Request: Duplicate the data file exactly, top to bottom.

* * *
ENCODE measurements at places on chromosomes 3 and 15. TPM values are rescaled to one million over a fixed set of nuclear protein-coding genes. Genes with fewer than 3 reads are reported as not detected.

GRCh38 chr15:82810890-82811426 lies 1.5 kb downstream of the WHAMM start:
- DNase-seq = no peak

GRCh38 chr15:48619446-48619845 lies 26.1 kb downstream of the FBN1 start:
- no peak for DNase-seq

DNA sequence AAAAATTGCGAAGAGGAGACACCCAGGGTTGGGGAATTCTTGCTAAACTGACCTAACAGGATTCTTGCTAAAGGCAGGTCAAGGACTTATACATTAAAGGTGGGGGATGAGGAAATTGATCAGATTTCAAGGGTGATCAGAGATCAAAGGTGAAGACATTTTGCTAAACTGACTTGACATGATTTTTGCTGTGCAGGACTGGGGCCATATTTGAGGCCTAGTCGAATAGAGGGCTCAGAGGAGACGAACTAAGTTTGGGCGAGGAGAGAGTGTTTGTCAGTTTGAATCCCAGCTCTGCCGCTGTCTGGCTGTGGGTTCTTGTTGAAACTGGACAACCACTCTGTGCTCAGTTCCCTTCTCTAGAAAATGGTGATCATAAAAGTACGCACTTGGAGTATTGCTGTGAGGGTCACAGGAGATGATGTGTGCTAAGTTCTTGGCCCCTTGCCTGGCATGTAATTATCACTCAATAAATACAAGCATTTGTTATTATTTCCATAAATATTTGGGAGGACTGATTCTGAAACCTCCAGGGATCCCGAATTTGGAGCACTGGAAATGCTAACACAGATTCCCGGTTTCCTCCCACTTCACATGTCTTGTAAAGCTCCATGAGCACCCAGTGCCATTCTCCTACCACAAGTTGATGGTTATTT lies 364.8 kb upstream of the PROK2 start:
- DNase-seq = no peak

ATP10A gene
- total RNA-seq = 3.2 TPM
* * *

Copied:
ENCODE measurements at places on chromosomes 3 and 15. TPM values are rescaled to one million over a fixed set of nuclear protein-coding genes. Genes with fewer than 3 reads are reported as not detected.

GRCh38 chr15:82810890-82811426 lies 1.5 kb downstream of the WHAMM start:
- DNase-seq = no peak

GRCh38 chr15:48619446-48619845 lies 26.1 kb downstream of the FBN1 start:
- no peak for DNase-seq

DNA sequence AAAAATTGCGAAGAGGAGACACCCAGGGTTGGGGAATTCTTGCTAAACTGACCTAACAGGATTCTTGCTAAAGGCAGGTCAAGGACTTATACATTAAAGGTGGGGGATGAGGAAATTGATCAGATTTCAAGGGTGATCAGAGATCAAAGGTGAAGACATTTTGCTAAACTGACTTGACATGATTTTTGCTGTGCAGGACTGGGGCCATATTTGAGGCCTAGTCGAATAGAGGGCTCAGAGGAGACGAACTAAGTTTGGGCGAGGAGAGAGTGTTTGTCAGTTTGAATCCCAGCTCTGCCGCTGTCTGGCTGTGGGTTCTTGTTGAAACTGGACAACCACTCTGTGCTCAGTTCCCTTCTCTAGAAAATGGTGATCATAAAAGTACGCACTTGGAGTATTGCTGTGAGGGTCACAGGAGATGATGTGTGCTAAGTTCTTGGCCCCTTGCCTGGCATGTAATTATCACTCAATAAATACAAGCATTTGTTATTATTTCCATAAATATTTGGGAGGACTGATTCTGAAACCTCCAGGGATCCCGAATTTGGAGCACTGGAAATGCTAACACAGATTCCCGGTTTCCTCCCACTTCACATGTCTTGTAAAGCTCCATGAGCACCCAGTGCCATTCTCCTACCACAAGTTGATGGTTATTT lies 364.8 kb upstream of the PROK2 start:
- DNase-seq = no peak

ATP10A gene
- total RNA-seq = 3.2 TPM